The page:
That really eased a lot of the stress that I often have when it comes to giving to others. Sometimes I don’t give anything because I don’t have spare change or food, and I just walk past homeless people with a look of longing…longing to give them something.

This morning Wayne reminded me that even when I don’t have money, even when I don’t have food, even when I don’t have anything, I can give myself. I can say hello in recognition that we exist together. So thank you, Wayne, for making me feel full, warm, and comfortable. The cheese bun pales in comparison to the fullness in my soul because of you. I hope you have a great day and I will definitely say hello next time! :)

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Readers Comments

harjie wrote: Wow, this story inspired me immensely! I cannot help but relate to the initial you until reading your experience helped me as much as it did to you!

"the cheese bun pales in comparison to the fullness in my soul because of you"

-lovely quote! Made me feel chills as if it were me in your place!

I'm so happy for you & thank you for sharing a wonderful story!
Raqui wrote: Very true hello is enough. Hugs
Earthymom33 wrote: Thank you for sharing such a great story! Yes, small gestures of kindness are powerful, wonderful gifts that we often underestimate.
Bluebell wrote: Thank you for showing us that there are angels among us, and they are real. Love and light and endless blessings, bluebell
RMB333 wrote: Beautiful story. Very inspiring! Thank you so much for sharing. We have so many 'waynes' here in my country. I shall make it a point just to 'acknowledge' when i am unable to help them otherwise! Immense blessings!
princessliz wrote: I shared this story at work. Its the reason why i'm more aware of the people on the streets-to say "hi" to them when walking by, whether or not i have something to give. Thanks so much for posting. This really had an impact on me.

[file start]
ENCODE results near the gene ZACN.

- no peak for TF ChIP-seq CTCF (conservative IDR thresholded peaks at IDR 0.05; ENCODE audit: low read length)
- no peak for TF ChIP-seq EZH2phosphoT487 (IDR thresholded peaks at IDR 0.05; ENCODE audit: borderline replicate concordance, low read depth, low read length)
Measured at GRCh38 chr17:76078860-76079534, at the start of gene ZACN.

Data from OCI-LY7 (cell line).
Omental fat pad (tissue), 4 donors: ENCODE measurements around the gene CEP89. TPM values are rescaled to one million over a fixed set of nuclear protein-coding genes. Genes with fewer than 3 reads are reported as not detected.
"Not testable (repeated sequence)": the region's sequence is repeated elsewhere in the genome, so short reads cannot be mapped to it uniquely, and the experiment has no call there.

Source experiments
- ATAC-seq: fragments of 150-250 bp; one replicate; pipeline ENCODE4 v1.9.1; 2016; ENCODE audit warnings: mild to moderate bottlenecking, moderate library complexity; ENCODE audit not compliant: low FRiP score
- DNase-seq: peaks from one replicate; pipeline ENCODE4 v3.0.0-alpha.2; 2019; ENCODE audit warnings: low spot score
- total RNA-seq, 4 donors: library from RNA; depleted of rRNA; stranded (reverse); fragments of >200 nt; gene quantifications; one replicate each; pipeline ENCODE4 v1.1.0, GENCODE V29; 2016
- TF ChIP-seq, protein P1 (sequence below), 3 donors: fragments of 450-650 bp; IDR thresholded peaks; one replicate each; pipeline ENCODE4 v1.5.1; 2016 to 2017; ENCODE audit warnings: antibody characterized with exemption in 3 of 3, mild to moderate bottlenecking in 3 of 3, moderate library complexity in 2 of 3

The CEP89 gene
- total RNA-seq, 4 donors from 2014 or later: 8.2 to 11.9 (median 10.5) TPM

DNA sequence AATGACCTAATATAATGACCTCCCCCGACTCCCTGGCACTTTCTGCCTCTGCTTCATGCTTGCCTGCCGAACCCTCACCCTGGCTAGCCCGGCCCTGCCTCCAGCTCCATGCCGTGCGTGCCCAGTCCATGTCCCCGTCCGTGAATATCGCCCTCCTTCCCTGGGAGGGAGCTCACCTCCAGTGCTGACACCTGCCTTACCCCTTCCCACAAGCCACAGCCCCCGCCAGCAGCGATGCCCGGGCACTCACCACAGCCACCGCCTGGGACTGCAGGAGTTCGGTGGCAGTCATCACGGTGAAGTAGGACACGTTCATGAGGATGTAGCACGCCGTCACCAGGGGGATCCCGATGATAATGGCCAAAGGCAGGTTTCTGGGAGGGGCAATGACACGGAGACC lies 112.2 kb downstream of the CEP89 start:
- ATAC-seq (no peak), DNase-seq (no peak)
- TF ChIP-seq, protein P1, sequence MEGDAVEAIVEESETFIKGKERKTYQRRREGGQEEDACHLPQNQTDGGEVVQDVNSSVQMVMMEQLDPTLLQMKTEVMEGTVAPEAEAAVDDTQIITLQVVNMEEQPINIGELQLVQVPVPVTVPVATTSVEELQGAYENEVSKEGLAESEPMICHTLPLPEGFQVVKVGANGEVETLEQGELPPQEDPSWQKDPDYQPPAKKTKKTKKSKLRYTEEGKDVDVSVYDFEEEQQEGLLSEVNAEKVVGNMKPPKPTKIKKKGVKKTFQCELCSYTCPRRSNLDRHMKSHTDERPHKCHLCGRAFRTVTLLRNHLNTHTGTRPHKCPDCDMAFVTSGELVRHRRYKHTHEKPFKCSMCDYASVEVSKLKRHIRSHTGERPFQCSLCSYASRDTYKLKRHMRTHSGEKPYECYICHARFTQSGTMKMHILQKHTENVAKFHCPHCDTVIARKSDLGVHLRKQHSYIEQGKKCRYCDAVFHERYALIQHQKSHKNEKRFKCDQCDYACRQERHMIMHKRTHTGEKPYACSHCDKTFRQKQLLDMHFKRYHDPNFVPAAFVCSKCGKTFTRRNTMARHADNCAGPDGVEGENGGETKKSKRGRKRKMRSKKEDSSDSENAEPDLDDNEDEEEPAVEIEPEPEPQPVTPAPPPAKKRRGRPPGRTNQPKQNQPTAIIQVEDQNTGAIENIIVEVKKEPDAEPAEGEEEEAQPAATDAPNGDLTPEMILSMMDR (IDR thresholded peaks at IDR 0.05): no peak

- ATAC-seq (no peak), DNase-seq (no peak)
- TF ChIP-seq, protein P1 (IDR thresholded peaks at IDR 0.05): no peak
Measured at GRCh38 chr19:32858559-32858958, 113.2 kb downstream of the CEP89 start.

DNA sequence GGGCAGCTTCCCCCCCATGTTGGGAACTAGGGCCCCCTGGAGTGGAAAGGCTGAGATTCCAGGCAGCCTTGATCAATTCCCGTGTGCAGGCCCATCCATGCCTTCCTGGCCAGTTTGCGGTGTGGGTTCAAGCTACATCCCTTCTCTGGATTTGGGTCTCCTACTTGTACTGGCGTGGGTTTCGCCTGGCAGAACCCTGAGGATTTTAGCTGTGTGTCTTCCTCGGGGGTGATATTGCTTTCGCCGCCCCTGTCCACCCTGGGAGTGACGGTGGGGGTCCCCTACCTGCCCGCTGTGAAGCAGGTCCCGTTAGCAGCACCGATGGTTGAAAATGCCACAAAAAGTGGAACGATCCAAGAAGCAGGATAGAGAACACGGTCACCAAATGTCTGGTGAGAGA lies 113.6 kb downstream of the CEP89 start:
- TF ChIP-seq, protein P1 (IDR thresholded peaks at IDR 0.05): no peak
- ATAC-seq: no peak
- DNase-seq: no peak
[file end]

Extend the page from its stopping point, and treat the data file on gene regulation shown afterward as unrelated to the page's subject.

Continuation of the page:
Tigerlily wrote: Perfect! I shall never forget this life lesson.
stargirl wrote: Wow this is a wonderful story and it reminded me of thoes homeless people i pass sometimes and the words i leave unspoken and that felling that giving something would hep but i never knew what to give, this story has taught me that kindness is enough and frendship lies very close to the heart
sachineha wrote: Beautiful! I loved the way you reminded me that helping others is not just a kindness act but a liberating act - liberation from our own egos, our own gfears, our own discomfort, our own self created narrow boundaries. Thanks for sharing!
HappyDae wrote: Such a beautiful story. Thank you so much for taking the time to share with us. It is evident that wayne had been in your thoughts for some time. It was also evident that you wanted to reach out to him, but like so many of us, perhaps, not knowing what to do, or if your good intentions would be welcomed. You, out of the goodness of your heart, recognized the opportunity to reach out to this gentle person living on the streets. I believe most of us have felt the same as you when encountering a similar situation. (wanting to help and not sure how or perhaps not in a position to help at that time) waye brought it "home" to all of us that every person needs and wants to be recognized and validated (i. E: to recognize, establish, or illustrate the worthiness or legitimacy of)~websters. I am so inspired by your actions and the message you bring to each of us as is illustrated in this quote:
"i like her because she smiles at me and means it. ~anonymous. Love and peace, happydae ( ps: if wayne is a veteran,in the usa, there is help for him by contacting the local veterans administration)